What gets harvested at the end of the year? It is the wrong time of year to harvest most crops, but it is the perfect time to "harvest tax losses."
What is Tax-Loss Harvesting?
Tax-loss harvesting is a means of neutralizing capital gains taxes by selling off losing stocks in your portfolio. The end of the year is an ideal time for portfolio re-assessment, since you have a good idea of what your capital gains are likely to be for the year.
Investors that engage in tax-loss harvesting generally jettison the same underperforming stocks — which ironically makes some of them great buying opportunities for others. A seasonal surge of selling can drive the price of underperforming stocks even lower than their true market value. If the fundamentals behind the company are sound and there are logical reasons why the stock may rebound after the New Year, why not consider buying?
Start by looking for larger stocks that are underperforming and have been over the course of the entire year. Forbes printed a list of 130 companies out of the S&P 500 that met three criteria of poor performance for 2015: a year-to-date double digit percentage drop in the stock price (dividends included), stock prices below 200-day averages indicating a lasting downward trend, and current prices at least 20% below the 52-week peak.
Well-known companies in this list include Monsanto (NYSE: MON), Alcoa (NYSE: AA), Chevron (NYSE: CVX), American Express (NYSE: AXP), Caterpillar (NYSE: CAT), International Business Machines (NYSE: IBM), and Yahoo! (NASDAQ: YHOO).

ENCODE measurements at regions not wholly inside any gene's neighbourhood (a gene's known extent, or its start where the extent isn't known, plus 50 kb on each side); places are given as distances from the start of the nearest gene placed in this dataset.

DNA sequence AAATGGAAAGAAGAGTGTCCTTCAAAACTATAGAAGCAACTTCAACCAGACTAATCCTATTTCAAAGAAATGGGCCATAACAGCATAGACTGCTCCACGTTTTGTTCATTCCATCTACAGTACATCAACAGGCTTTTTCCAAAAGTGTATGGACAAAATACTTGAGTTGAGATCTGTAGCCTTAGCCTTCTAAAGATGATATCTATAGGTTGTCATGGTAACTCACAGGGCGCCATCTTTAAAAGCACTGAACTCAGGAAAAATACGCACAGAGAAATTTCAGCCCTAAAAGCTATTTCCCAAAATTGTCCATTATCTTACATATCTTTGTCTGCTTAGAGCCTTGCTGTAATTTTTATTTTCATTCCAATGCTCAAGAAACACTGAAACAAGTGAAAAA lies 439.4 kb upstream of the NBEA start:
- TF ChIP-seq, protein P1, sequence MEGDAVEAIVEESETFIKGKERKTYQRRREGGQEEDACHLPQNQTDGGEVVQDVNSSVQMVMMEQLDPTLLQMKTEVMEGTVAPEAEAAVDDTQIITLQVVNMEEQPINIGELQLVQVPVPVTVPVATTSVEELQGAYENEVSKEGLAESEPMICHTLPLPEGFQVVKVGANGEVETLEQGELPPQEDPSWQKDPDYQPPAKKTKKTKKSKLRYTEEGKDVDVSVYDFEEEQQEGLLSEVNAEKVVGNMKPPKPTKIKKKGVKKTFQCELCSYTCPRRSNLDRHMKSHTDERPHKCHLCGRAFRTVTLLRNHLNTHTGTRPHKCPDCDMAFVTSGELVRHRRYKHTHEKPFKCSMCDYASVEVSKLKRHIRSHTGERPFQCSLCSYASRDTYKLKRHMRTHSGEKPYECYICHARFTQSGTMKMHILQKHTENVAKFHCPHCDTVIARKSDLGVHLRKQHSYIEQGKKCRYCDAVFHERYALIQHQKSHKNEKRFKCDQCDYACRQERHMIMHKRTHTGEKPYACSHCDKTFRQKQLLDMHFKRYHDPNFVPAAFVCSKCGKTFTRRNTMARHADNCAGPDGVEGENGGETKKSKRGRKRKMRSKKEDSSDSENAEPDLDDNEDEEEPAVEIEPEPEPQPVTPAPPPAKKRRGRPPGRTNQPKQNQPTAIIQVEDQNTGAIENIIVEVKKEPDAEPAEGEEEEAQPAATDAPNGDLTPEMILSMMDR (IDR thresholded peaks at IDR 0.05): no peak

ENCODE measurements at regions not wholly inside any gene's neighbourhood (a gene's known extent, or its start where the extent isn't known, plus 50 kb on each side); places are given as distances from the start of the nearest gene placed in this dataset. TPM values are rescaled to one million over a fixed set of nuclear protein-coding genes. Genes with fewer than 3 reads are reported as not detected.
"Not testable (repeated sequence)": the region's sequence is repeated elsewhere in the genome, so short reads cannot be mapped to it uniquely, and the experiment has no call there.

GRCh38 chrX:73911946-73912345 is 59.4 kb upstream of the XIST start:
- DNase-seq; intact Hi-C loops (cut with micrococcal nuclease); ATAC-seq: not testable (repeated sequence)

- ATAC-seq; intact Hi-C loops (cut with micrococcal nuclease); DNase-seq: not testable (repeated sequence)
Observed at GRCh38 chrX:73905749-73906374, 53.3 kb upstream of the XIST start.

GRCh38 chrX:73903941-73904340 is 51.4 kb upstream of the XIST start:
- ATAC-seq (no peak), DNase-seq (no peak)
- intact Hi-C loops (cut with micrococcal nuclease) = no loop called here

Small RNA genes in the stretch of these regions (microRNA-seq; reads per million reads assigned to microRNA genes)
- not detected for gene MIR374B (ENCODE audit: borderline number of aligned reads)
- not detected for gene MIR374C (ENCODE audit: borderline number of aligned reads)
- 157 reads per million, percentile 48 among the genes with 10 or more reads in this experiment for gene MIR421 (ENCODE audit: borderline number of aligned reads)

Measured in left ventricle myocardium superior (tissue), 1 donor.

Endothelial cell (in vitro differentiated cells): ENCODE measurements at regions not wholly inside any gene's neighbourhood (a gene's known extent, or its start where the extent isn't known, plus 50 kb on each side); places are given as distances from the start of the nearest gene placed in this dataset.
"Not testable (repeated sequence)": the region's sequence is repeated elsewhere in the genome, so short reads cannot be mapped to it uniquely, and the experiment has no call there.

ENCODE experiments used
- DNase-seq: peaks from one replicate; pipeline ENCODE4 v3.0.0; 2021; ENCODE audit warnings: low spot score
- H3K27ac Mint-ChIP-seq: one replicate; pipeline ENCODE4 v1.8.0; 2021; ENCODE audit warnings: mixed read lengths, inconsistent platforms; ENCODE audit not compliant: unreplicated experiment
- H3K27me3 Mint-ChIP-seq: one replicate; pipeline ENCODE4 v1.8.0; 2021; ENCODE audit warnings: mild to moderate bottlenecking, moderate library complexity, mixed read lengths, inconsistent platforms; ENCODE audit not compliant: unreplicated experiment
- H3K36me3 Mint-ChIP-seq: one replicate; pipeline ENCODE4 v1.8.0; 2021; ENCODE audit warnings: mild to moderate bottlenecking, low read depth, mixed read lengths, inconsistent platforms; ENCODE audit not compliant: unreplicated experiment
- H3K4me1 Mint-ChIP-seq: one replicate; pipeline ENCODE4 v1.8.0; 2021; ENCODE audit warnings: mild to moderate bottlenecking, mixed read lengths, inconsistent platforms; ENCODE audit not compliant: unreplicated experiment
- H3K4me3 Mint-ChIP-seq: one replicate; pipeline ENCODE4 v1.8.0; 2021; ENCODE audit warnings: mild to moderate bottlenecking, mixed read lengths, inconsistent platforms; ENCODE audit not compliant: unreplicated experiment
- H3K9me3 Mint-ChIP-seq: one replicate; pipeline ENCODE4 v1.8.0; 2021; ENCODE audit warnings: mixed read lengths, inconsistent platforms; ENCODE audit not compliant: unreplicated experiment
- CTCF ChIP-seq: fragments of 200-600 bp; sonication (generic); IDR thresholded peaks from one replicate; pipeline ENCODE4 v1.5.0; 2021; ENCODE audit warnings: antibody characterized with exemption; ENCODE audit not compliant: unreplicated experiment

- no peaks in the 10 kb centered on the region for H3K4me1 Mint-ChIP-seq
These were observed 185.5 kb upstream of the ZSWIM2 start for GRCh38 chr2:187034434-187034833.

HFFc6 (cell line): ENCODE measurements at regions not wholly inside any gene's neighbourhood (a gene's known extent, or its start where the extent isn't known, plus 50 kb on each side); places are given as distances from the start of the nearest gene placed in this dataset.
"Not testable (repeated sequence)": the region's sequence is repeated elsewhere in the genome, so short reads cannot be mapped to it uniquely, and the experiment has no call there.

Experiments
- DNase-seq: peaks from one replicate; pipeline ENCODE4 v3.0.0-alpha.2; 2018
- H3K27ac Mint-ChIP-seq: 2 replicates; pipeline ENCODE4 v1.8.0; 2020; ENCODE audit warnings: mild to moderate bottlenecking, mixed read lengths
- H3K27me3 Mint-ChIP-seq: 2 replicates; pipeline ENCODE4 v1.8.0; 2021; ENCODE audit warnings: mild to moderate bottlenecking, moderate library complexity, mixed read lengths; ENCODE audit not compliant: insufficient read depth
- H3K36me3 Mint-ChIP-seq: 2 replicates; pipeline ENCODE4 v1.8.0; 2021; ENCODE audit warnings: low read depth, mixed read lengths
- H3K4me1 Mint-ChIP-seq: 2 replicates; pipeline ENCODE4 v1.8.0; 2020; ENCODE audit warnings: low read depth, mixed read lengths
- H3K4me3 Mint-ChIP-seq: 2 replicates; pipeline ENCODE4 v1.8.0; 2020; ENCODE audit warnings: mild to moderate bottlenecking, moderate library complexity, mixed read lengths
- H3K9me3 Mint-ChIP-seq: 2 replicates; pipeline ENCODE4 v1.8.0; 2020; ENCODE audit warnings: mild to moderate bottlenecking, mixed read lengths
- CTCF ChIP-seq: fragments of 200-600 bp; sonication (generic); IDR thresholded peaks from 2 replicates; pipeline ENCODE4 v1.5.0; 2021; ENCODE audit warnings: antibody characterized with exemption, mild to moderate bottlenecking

The entire Forbes list of underperforming stocks to consider may be found here, but it may be best to run your own list and keep the information as updated as possible. You may also have more stringent or loose criteria that you prefer to use in your initial search.
After running the first set of screenings, look over the list to see what would fill in holes in your portfolio with respect to the proper risk and reward. Bargains are not necessarily bargains if they throw your portfolio out of balance. Next, review the company fundamentals such as price-to-earnings ratios, cash position, debts, and outlooks for both the field and company.
For example, consider the heavily battered oil and gas field. The field is home to 25 of the 130 companies on the Forbes underperforming list, including some of the highest losses on that list. CONSOL Energy (NYSE: CNX) is down 77% for the year, Chesapeake Energy (NYSE: CHK) with 72%, and Southwestern Energy (NYSE: SWN) by 64%. Most forecasts predict low oil prices for quite some time, and poor short-term prospects for oil and gas companies. Are you willing to buy and hold for a long-term return that may be months, if not years away? Can the company even survive in the long-term?
You need not stick with risky oil and gas investments, as almost every sector is represented by at least several companies on the underperforming list. Even real estate investment trusts (REITs) make the list, which is remarkable given that REITs have tended to outperform most investments.
Perhaps you have few losing stocks to sell, or capital gains to offset. Maybe you should look at some end-of-year buying opportunities. What better way to start the New Year by giving yourself a holiday gift of stock bargains? Just make sure you do your homework first so that you do not end up with the equity equivalent of a lump of Christmas coal.